Unlike most paste and sauce tomatoes, this is an indeterminate variety which produces lots of large (2 x 4 inch), dark red fruit, with a splendid “tomatoey” flavor.

San Marzano

Compared to the Roma tomato, the San Marzano tomatoes are thinner and more pointed. The flesh is much thicker with fewer seeds, and the taste is stronger, sweeter and less acidic. Expert tomato growers describe the taste as bittersweet.

Again, the Mater Gardener’s program says the San Marzano is a “Tomato Festival” favorite.

This Italian tomato variety produces an 8 ounce, deep red fruit, that is 4 inches in length. And though the San Marzano in the raw or uncooked has a lot to be desired in respects to flavor, the process of cooking them down to make sauce releases magic qualities, and therefore you will want to grow them year after year.

Polish Linguisa

Polish Linguisa tomato

Image credit: Tomato Geeks

The Polish Linguisa is a variety of tomato from Eastern Europe, and it was brought to the USA by Polish gardeners in the 1800’s.

This particular tomato has bright red fruit, and according to the Tomato Geeks, it has a broad range of uses:

  • Paste
  • Sauce
  • Canning
  • Drying
  • Freezing

Jersey Devil

one half pound Jersy Devil tomato

Image Credit: Teresa Giovanzana

The Jersey Devil tomato is a extremely prolific producer of 4-5” long, bright red fruit that are shaped like banana peppers.

They are very meaty and sweet, with few seeds. The Master Gardeners say it is an excellent tomato for canning as well as eating fresh.

Teresa Giovanzana boasts a 1/2 pound Jersey Devil in the 2013 tomato season.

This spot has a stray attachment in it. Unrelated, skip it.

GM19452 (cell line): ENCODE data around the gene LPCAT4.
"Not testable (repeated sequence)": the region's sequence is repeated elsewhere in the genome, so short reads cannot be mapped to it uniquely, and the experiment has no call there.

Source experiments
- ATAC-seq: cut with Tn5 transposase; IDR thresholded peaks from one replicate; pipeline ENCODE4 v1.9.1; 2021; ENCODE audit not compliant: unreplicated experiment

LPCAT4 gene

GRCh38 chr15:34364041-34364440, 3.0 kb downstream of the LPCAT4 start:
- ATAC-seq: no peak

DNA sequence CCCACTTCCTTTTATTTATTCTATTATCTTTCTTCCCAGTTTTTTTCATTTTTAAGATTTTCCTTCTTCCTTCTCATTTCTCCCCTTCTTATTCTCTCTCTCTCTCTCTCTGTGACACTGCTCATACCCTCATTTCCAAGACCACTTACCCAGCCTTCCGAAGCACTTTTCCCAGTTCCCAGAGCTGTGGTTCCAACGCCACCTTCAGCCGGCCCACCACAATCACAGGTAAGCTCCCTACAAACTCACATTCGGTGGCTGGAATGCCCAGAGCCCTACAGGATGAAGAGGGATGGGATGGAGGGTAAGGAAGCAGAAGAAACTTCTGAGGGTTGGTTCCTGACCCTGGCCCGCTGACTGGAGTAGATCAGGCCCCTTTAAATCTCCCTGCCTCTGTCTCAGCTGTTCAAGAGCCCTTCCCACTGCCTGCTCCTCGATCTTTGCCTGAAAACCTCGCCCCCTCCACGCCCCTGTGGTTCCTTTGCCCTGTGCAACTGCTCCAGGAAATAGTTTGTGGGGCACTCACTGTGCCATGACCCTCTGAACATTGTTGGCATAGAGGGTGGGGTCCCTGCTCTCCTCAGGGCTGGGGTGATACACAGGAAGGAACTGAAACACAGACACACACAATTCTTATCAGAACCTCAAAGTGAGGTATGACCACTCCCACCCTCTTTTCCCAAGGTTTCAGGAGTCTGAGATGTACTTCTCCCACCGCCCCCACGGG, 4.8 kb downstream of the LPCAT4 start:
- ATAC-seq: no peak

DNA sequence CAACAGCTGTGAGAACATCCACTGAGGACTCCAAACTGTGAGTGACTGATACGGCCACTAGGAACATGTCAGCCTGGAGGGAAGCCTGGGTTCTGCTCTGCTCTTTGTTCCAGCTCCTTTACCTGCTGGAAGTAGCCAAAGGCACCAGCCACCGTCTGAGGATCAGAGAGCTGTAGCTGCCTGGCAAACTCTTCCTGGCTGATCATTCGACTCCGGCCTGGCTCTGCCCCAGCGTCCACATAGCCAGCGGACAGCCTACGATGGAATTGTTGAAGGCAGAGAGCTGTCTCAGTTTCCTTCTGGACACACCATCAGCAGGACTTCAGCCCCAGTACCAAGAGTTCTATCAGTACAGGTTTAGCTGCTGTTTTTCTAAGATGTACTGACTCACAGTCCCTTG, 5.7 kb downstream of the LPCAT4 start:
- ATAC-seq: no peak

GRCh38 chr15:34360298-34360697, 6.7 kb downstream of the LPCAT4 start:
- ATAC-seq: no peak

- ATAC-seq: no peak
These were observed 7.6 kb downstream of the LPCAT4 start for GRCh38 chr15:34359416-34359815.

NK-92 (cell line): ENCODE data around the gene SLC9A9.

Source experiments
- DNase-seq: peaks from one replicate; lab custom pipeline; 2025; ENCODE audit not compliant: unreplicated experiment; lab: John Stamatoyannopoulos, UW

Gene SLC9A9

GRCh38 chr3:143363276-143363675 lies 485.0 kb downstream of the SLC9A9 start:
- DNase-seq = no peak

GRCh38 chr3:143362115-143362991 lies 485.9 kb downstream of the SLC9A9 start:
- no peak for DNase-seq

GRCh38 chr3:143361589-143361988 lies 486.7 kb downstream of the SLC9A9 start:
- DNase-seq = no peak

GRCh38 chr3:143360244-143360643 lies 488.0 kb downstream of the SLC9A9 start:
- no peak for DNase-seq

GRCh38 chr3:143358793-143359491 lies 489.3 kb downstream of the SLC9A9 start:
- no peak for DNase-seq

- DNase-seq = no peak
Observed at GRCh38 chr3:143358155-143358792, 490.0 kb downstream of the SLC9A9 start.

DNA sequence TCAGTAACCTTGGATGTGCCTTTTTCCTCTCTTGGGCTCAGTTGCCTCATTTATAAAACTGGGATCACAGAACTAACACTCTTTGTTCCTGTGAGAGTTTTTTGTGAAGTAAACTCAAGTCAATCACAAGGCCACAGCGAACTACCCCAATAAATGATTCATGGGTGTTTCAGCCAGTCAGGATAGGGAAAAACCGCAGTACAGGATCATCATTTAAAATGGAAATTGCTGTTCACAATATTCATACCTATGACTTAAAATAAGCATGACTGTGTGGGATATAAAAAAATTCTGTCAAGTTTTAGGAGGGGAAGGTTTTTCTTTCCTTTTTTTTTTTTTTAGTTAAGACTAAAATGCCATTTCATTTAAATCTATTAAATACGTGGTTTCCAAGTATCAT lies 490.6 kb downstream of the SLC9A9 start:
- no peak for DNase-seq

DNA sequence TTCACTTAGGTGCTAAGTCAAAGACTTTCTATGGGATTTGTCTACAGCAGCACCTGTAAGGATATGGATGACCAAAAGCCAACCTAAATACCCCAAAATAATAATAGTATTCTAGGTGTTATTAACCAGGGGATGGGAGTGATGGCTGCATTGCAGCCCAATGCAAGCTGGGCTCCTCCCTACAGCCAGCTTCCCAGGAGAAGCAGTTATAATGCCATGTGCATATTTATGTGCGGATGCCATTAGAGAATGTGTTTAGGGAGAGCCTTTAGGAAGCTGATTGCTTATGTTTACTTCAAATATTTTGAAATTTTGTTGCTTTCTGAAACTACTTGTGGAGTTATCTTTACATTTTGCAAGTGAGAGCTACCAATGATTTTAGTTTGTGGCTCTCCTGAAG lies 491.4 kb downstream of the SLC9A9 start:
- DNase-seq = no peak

Amish Paste

Amish Paste tomatoes produce bright red fruit up to 12 ounces that vary greatly in shape from ox-heart to a rounded plum shape.

From the Pennsylvania Amish (USA), the tomato is a large, meaty, bright red heirloom with superior taste, and a nice balance of sweet and acid.

The Amish Paste has been chosen by Organic Gardening magazine as a top paste tomato, as it is juicier than most other paste tomato varieties. Though it is a great tomato to make paste, it also is worth eating straight from the garden. Add some to your favorite salad or sandwich, but make sure you save enough to makes lots of thick and full-bodied sauce!

Tomatoes on VineAll the tomato varieties above are – indeterminate, also called vining tomatoes. The plant will grow continuously until it dies, usually in Fall with the first deep frost.

Once they produce flowers and set tomatoes they will do so continuously until the plant dies.

The five tomato varieties that we reviewed, is far from comprehensive, as there are lots of other terrific choices that can be used to make succulent pastes and sauces.

These tomatoes are a great starting point, because you can easily find seeds at your local garden centers or online. Try adding some or all of them to your garden this year for truly outstanding results during harvest time.

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Nashville’s Style – Hot Chicken

Nashville's Style  Hot Chicken

Nashville hot chicken is a local specialty in Nashville,Tennessee (USA). If you ever plan to visit Nashville, you can find prepared Hot Chicken while out and about at Hattie B’s Hot Chicken – Prince’s Hot Chicken Shack among other restaurants.

Hot Chicken is prepared using the breast, thigh, or wing of the bird, and are marinated in a water-based blend of seasonings, and flour. After the chicken pieces have been breaded and fried, a spicy hot sauce using cayenne pepper is drizzled over the chicken pieces. The hot chicken is served over slices of white bread with pickle chips.

Already mentioned, there are several restaurants in Nashville that serve up hot chicken. There is even a city-wide festival and competition commemorating the dish. Check it out here: Nashville Hot Chicken Coalition.

Here’s a easy Hot Chicken recipe, so you can give it a try.

Ingredients:

2 lbs. chicken breast, cut into tenders

1 tablespoon freshly-ground black pepper

2 tablespoon kosher salt

Hot Chicken

Image Credit: Joe Buglewicz/The Bitter Southerner

Brine Mixture:

1 cup buttermilk

2 tablespoon hot sauce, such as Sriracha

Buttermilk Breading Mixture:

2 eggs

1 cup buttermilk or whole milk

2 Tbsp. hot sauce

Seasoned Flour:

2 cups all-purpose flour

4 teaspoon kosher salt

½ teaspoon chili powder

½ teaspoon garlic powder